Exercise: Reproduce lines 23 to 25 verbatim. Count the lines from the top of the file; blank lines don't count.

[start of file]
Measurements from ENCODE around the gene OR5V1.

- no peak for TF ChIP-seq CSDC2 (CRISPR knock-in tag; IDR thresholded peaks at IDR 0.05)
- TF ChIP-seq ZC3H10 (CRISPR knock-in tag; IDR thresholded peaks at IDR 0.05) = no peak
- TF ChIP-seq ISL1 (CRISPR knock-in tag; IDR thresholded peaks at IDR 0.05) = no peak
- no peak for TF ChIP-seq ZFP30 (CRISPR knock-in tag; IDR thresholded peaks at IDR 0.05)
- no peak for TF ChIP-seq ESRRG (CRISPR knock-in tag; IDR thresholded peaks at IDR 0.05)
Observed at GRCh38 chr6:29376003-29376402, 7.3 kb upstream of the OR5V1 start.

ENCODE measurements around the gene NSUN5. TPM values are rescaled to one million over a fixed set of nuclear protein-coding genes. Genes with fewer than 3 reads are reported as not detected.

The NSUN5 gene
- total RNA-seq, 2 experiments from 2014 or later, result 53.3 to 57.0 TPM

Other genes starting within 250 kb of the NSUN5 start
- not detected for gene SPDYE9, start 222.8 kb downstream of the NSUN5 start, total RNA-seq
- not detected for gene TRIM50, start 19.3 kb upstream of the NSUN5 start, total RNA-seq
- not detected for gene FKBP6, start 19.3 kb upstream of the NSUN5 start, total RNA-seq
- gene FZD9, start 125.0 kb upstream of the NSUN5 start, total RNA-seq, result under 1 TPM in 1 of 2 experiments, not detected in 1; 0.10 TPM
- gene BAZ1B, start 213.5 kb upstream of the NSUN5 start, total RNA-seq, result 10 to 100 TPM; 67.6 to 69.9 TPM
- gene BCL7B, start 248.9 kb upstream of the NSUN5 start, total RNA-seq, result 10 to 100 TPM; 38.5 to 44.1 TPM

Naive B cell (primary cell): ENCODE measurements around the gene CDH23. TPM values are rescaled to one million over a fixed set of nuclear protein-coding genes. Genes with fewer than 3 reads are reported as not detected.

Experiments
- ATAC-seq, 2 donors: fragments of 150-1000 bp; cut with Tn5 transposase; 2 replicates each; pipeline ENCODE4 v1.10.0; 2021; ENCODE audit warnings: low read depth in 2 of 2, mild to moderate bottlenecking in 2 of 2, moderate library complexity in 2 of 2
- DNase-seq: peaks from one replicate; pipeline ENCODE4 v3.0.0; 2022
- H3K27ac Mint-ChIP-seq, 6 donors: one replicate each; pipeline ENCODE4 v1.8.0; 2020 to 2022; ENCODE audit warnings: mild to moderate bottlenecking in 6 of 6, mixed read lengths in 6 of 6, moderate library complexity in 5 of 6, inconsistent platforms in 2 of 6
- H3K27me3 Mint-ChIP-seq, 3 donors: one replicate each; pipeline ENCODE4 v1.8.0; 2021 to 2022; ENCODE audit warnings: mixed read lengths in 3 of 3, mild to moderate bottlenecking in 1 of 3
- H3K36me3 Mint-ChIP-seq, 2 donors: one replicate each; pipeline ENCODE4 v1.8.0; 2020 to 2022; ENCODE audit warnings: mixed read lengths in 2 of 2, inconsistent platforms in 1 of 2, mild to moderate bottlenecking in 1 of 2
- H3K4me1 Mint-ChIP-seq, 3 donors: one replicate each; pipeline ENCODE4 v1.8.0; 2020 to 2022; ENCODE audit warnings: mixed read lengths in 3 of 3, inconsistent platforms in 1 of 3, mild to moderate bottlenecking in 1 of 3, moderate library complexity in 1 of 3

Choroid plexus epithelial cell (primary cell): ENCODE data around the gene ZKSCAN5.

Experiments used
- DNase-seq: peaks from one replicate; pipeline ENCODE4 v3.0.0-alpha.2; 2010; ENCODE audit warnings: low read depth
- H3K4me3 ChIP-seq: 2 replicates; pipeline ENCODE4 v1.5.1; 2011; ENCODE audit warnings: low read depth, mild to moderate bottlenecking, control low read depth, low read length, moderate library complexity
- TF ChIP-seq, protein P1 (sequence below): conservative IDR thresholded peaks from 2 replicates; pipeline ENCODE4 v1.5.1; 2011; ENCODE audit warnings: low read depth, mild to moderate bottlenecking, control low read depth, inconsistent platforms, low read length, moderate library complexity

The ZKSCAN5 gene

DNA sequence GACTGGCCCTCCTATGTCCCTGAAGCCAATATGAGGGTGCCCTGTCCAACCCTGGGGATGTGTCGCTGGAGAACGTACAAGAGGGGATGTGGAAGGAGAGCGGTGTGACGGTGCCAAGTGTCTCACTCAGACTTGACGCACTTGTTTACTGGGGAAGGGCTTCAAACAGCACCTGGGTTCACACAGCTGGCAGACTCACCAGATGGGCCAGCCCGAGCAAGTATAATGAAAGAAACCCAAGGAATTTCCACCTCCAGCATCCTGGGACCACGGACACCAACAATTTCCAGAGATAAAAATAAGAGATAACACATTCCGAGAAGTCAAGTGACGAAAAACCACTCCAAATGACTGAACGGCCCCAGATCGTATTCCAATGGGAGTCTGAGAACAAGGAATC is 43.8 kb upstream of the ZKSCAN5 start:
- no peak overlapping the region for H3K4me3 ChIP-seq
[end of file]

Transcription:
- H3K27me3 Mint-ChIP-seq, 3 donors: one replicate each; pipeline ENCODE4 v1.8.0; 2021 to 2022; ENCODE audit warnings: mixed read lengths in 3 of 3, mild to moderate bottlenecking in 1 of 3
- H3K36me3 Mint-ChIP-seq, 2 donors: one replicate each; pipeline ENCODE4 v1.8.0; 2020 to 2022; ENCODE audit warnings: mixed read lengths in 2 of 2, inconsistent platforms in 1 of 2, mild to moderate bottlenecking in 1 of 2
- H3K4me1 Mint-ChIP-seq, 3 donors: one replicate each; pipeline ENCODE4 v1.8.0; 2020 to 2022; ENCODE audit warnings: mixed read lengths in 3 of 3, inconsistent platforms in 1 of 3, mild to moderate bottlenecking in 1 of 3, moderate library complexity in 1 of 3